Experts from various backgrounds including economists suggest that innovation is a must in order to better create high-quality products and results and to improve humans’ life in all aspects, and the successful innovation determines international competitions among countries nowadays (OECD 2007, p. 3). However, in the process to innovate, we might somehow face two different possibilities whether it works or fails. It is, of course, satisfying when the effort that we have made produces new significant and beneficial changes, but failure also means that we need to take more steps ahead to reach the success we have expected. I myself once remember powerful words that say: “never learn to succeed from success stories”. This simply means that success stories merely tell us about happiness, but we often overlook that behind that glory there are untold and hard moments as well as trials and errors. Thus, it is better for us to learn more about the power of failures before reaching the top of success.
To begin the first idea around the failure, I would like to use the principles written in the best-selling book “The Power of Failure” by Charles C. Manz, a Professor of Business Leadership Management. He begins by introducing an old and new definition of failures. Traditionally, failure means “an inability to perform and a lack of success”, but in a modern perspective, it is “a stepping-stone to success and an opportunity for learning and development as well as creative change and innovation”. He further emphasises that “[t]oday’s failures contain the seeds of tomorrow’s greatest successes”. Inventors and the world’s most well-known figures, such as Thomas A. Edison, Henry Ford, Einstein and many others, in the past, lived their life by experimenting new ideas and failing over and over again until they were finally successful. Their advice of being successful from failures are nowadays used by leading companies in the world. Even in another best-selling self-development book, The Law of Success in 1928, Napoleon Hill highly encouraged us to face failures and take granted from them. The idea of failures was written in one particular chapter to remind us that failures are a part of the journey to success. Another compelling perspective is from John C. Maxwell who wrote: “Sometimes You Win, Sometimes You Learn”. This book is one of the most-recommended books to read for entrepreneurs before starting their businesses, teaching us to be mature and wiser by learning from mistakes.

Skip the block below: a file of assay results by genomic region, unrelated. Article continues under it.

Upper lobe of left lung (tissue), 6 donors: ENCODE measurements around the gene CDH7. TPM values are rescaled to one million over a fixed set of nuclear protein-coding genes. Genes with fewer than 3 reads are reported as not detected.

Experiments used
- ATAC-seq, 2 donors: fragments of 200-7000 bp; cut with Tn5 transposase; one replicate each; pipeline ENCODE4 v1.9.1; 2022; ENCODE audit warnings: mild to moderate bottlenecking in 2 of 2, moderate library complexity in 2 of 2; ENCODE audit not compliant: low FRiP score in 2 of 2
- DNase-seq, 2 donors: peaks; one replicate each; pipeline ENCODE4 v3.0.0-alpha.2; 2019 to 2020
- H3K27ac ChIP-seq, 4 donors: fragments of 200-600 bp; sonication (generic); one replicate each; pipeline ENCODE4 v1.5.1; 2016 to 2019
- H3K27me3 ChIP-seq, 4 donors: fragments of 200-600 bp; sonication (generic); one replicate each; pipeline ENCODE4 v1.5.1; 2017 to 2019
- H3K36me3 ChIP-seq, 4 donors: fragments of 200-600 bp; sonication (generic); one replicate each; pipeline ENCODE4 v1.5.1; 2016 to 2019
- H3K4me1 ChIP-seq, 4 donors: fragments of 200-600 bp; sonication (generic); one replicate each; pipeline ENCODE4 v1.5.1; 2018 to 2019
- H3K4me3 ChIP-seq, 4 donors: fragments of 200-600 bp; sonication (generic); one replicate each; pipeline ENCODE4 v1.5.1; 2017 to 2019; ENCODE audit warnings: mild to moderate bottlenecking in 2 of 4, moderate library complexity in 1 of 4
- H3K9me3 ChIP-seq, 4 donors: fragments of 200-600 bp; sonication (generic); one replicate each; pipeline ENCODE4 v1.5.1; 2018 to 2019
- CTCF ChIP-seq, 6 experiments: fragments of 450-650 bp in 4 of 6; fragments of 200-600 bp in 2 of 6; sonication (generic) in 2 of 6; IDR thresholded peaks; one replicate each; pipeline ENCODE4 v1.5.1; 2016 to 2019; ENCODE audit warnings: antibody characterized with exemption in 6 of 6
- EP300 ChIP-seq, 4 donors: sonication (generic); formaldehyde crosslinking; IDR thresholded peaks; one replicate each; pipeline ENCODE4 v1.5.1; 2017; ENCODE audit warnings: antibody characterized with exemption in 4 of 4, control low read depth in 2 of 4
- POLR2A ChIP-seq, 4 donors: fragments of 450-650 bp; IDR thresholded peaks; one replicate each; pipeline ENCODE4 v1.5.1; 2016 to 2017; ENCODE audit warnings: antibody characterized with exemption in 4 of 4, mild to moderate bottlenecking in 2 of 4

However, in order to properly benefit from failures, there are many aspects we should notice and learn. Winch (2014) suggests there are “Four Keys to Learning from Failures” published on the Huffington Post Online. He stated that “[t]o be able to learn from our failures, we need a way to decode the “teachable moments” hidden within them”. He advises us to do three sorts of re-evaluation, including planning, preparation, and execution, and to focus on the control. It is all true that before taking an action we should carefully prepare it, especially when we once failed. I also remember what Benjamin Franklin said “fail to plan, plan to fail”, and those simple words should have had a deep meaning on us. Moreover, in order to completely learn from failure when working with our innovative ideas, we should persistently keep trying and not stop till we eventually succeed. See The Power of Persistence.
Finally, I would like to end this article by quoting Paul Sloane’ conclusion, the author of The Leader’s Guide to Lateral Thinking Skills and The Innovative Leader, written on “Failure is the Mother of Innovation”:
“The innovative leader encourages a culture of experimentation. You must teach people that each failure is a step along the road to success. To be truly agile, you must give people the freedom to innovate, the freedom to experiment, the freedom to succeed. That means you must give them the freedom to fail, too.”
Note: This article was written for the 3rd Blog Entry of “Innovation (ED5009)” unit, Master of Education, Victoria University, Melbourne – Victoria, Australia.